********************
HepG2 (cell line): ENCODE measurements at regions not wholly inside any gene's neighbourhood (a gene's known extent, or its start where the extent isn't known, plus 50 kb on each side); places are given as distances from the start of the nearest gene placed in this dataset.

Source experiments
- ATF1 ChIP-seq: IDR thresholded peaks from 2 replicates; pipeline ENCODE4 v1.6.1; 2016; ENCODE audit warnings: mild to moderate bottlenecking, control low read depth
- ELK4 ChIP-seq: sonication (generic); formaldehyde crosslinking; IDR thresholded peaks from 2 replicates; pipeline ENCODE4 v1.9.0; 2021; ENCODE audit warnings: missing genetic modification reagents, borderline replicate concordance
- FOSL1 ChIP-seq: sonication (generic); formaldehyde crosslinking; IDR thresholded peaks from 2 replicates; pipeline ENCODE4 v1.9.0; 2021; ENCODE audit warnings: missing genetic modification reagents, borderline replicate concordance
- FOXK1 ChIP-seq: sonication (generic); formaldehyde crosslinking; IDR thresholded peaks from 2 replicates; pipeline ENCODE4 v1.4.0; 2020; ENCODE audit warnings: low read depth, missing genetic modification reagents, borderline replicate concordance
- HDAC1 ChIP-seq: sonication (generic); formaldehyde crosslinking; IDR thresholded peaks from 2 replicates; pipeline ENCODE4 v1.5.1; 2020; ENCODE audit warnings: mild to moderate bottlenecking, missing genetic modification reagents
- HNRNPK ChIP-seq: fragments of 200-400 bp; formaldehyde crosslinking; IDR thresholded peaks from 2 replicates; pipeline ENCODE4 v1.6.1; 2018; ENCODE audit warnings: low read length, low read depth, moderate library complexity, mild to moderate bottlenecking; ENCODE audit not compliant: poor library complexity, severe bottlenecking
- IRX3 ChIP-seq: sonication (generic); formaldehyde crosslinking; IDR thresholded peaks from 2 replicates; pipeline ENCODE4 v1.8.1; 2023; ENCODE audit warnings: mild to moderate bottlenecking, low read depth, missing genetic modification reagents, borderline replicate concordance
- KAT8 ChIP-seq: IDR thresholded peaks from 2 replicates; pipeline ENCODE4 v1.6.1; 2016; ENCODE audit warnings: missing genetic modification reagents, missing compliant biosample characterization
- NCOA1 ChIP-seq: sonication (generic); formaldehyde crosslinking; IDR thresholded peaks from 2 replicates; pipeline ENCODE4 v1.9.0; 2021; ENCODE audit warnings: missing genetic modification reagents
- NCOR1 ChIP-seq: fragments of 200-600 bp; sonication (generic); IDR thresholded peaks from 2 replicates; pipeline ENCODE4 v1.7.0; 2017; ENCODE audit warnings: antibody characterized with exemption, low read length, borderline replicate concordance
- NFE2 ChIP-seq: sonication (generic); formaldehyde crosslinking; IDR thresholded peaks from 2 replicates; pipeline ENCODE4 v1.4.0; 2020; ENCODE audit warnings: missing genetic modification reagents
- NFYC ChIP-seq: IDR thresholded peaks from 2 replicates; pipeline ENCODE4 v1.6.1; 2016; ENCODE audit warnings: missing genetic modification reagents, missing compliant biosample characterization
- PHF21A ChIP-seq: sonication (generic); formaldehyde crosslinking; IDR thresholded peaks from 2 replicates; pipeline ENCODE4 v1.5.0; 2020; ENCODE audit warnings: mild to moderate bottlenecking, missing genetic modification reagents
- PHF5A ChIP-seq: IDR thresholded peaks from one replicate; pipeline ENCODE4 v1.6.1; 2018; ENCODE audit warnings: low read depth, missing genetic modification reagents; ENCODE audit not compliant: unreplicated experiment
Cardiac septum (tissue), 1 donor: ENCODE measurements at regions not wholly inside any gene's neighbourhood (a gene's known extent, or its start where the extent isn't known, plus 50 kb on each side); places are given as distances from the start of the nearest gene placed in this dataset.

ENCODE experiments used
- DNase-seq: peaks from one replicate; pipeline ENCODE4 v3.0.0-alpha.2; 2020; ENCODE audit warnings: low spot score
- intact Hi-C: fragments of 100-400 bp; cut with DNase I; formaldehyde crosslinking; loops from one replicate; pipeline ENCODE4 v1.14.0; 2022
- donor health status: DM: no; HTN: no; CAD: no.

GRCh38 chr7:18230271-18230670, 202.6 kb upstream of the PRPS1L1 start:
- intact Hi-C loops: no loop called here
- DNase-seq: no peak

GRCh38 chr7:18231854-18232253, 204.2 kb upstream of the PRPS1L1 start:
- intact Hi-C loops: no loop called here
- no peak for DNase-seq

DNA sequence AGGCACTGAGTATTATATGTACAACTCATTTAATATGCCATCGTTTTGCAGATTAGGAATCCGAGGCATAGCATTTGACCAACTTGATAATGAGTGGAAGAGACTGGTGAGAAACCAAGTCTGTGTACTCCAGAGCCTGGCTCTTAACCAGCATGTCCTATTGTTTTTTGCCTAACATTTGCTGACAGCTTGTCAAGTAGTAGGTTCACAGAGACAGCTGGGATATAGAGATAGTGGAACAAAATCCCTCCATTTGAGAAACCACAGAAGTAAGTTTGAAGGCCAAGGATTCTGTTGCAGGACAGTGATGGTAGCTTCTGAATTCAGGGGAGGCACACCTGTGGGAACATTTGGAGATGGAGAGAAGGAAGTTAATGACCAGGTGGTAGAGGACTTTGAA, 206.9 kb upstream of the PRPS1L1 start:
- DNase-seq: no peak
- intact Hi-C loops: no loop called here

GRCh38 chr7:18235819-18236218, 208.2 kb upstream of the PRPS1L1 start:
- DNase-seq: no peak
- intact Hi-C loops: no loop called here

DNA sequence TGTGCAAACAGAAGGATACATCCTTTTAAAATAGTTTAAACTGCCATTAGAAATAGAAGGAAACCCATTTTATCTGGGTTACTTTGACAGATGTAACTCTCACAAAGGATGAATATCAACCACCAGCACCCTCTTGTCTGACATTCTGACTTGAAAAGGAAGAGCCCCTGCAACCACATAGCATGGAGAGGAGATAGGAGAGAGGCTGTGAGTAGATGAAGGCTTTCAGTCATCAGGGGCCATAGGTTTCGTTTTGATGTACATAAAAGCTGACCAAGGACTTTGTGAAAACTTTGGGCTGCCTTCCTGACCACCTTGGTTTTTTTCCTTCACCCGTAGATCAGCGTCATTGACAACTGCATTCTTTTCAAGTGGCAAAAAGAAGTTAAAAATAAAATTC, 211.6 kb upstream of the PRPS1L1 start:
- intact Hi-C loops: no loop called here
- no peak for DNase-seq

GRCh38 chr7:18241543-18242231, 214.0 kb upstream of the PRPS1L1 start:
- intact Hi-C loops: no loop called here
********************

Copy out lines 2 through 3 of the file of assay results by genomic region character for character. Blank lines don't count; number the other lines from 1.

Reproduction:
Source experiments
- ATF1 ChIP-seq: IDR thresholded peaks from 2 replicates; pipeline ENCODE4 v1.6.1; 2016; ENCODE audit warnings: mild to moderate bottlenecking, control low read depth